The future is now—CPDLC mandate affects international bizav operations
FANS requirements now affect many regions worldwide.
Since 1996, FANS routes have expanded rapidly from the first North America/South Pacific corridor. By the end of this decade, nearly every region will be affected by FANS/CPDLC operations.
John Deere operates a FANS/ CPDLC capable Gulfstream G550, a GV and 2 Cessna Citation Xs. The G550 entered the fleet in May 2011 and was equipped with a Honeywell PlaneView integrated avionics system upgraded to Enhanced Level Foxtrot standard.
The current Citation Xs and the GV are not FANS/CPDLC capable. However, a new Citation X is on order and the Garmin G5000 (to be installed at the factory) will come with FANS/CPDLC for oceanic using the Iridium network and digital VDL Mode 2 for European Link 2000+. (The G550 uses Inmarsat.)
Before commencing FANS/CPDLC flights, John Deere pilots completed a 1-day course at Flight Safety Intl which included 6 hrs of ground school and a simulator session. This training added 1 day to the normal recurrent training footprint.
In addition, according to Toal, the flight ops and maintenance team really did their homework in preparing for NextGen ops—developing the program included updating manuals, MELs, training and developing a datalink checklist which is used on every FANS/CPDLC flight.
In Jan 2012, Toal and Senior Capt Mike Coffman conducted John Deere's inaugural FANS flight from TEB (Teterboro NJ) to LTN (Luton, London, England) without a hitch. Since then, Deere's G550 has used FANS/CPDLC capabilities routinely over the North Atlantic and Pacific, and now over continental Europe.
On a recent flight to Europe, Toal was able to log into CPDLC over Europe for the first time with Maastricht Control via VDL Mode 2 as part of the new Link 2000+ program. Overall, Toal reports no real difficulties with FANS/CPDLC implementation, but cannot stress enough that it required total team effort for smooth integration into the flight ops department.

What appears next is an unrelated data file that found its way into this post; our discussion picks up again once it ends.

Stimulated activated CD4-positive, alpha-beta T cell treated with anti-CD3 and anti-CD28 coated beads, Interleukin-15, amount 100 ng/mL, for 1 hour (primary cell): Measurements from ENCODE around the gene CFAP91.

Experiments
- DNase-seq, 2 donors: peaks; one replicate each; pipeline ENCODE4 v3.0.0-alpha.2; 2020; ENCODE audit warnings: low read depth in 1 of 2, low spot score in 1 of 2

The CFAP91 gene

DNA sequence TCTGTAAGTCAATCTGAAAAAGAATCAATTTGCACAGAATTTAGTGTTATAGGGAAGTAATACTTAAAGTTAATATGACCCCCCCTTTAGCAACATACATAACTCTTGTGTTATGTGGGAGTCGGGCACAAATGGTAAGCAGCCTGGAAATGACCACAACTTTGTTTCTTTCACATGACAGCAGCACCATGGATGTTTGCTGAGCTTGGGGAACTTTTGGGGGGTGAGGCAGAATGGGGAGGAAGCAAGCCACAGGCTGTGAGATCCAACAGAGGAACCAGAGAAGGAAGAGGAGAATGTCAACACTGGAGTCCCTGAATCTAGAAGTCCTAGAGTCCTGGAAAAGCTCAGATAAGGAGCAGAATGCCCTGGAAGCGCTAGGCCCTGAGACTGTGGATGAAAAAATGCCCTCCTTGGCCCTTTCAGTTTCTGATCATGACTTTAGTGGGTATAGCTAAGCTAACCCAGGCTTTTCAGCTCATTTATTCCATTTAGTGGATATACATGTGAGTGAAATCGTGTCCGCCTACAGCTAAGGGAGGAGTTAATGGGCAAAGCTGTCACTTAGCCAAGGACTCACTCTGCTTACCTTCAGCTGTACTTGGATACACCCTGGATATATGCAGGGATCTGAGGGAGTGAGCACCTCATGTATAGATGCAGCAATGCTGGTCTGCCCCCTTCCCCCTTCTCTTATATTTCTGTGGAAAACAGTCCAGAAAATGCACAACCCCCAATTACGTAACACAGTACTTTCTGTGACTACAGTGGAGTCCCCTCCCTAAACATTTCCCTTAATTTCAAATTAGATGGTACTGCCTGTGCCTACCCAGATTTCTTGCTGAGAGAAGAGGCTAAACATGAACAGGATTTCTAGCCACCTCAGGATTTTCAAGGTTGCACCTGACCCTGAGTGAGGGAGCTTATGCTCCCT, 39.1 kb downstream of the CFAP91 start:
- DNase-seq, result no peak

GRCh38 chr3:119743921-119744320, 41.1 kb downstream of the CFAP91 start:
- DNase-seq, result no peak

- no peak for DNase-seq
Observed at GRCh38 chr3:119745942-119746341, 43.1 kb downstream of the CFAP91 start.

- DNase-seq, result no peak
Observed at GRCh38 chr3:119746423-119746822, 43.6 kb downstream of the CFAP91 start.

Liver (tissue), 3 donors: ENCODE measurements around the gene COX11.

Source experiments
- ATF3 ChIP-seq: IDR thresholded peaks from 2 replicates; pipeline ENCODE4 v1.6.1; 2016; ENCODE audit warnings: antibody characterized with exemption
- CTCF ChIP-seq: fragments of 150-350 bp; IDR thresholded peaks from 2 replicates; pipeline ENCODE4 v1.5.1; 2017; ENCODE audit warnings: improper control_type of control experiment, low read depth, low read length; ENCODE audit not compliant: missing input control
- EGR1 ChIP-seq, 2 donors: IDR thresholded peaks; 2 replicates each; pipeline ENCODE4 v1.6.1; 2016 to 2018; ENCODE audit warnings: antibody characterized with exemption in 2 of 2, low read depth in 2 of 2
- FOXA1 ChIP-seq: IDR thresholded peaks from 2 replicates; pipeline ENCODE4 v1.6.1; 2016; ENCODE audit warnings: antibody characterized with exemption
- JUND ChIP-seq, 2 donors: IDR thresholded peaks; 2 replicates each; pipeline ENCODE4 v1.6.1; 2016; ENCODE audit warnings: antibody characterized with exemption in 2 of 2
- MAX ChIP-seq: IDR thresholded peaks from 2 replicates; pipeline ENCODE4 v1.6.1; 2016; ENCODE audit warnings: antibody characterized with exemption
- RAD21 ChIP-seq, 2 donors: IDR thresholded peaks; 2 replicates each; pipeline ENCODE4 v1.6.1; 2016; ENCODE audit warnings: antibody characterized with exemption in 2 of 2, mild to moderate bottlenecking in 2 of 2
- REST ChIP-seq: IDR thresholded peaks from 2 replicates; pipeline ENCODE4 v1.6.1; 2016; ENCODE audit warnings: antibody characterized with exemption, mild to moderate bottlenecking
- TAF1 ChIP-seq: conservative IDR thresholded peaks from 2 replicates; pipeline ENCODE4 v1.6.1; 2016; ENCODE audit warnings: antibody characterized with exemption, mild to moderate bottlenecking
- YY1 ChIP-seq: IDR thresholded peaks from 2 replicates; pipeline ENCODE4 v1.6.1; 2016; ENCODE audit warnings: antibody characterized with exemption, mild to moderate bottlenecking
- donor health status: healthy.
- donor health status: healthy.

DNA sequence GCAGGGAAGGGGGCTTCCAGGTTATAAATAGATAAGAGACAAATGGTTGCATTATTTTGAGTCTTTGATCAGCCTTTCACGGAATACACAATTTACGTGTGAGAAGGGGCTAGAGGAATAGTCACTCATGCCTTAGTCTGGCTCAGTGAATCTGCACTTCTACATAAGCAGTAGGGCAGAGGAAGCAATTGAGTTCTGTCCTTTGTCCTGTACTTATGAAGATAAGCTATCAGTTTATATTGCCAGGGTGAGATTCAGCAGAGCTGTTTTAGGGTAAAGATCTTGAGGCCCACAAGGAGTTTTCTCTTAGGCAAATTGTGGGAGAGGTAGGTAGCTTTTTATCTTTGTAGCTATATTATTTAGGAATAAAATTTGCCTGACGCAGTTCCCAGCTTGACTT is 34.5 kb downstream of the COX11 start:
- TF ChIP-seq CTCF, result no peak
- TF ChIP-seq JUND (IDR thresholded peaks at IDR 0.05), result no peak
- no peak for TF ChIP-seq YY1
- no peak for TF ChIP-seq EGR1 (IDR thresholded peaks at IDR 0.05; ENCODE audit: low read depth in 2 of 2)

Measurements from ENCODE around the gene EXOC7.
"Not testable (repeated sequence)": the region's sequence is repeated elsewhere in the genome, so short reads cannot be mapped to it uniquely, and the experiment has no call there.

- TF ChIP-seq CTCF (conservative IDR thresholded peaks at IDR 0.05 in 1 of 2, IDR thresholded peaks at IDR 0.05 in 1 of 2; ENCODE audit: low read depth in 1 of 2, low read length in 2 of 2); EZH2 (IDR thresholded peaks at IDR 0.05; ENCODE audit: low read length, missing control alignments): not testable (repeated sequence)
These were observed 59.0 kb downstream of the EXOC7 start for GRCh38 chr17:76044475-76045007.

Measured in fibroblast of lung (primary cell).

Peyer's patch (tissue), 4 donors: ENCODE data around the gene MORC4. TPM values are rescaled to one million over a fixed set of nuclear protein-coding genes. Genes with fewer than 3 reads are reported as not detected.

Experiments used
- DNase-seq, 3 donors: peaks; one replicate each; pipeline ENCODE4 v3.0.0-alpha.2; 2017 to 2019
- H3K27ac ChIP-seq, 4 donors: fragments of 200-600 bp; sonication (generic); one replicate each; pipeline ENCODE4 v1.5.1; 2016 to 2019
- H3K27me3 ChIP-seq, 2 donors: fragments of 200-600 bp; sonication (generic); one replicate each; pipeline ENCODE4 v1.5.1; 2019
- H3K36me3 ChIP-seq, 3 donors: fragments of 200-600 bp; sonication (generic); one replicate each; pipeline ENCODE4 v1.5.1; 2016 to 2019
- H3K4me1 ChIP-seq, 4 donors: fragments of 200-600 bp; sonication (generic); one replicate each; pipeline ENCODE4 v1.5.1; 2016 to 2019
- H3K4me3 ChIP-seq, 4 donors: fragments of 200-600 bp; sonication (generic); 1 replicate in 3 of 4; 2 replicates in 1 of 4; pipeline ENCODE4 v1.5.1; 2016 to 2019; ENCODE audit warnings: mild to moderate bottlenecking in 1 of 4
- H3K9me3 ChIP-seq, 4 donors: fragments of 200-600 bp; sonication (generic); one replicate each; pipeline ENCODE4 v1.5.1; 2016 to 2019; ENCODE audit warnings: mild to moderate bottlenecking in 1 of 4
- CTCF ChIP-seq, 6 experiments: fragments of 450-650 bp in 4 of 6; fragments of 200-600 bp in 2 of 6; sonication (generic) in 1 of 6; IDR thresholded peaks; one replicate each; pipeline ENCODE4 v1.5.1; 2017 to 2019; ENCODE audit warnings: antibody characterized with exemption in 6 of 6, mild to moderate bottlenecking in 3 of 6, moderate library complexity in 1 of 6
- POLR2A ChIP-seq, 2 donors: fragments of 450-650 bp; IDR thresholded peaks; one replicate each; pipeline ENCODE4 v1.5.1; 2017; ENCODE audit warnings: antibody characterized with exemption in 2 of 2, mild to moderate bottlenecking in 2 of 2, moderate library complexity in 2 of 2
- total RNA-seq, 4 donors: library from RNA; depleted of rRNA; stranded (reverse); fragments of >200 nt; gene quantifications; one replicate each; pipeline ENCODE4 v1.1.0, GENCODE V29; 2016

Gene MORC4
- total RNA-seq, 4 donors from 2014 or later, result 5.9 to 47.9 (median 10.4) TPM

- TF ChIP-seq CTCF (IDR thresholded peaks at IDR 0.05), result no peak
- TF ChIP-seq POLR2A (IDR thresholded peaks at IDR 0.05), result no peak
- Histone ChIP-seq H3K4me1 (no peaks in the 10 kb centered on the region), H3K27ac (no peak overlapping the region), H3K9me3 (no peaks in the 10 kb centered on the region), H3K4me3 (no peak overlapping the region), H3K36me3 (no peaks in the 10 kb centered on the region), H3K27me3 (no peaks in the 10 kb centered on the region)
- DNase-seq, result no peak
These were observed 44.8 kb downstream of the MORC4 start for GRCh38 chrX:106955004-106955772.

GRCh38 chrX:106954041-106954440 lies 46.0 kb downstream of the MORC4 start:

The benefits of FANS/CPDLC are clear—airlines and early adopters in business aviation have reaped the benefits of more efficient flight ops and increased safety by enhancing communications in parts of the world where conditions could be described as "sketchy." While the technology enables NextGen ops, implementation affects the entire flight ops organization—not only the aircraft, but the pilots, dispatch and maintenance.
Operators planning on implementing FANS/CPDLC for the first time must do their homework. Beyond the prerequisite education, operators should be encouraged to partner with a capable vendor and with other operators that have established a knowledge base to become true subject matter experts. For international ops, NextGen is a much better way to do business.
Stuart Lau is a senior account manager at CAE Flightscape. He leads the IHST HFDM Working Group and acts as an IHST liaison to the Global HFDM Steering Group. He is also a pilot for a large international airline and a safety and accident investigation committee member. Lau has been associated with Pro Pilot since 1996.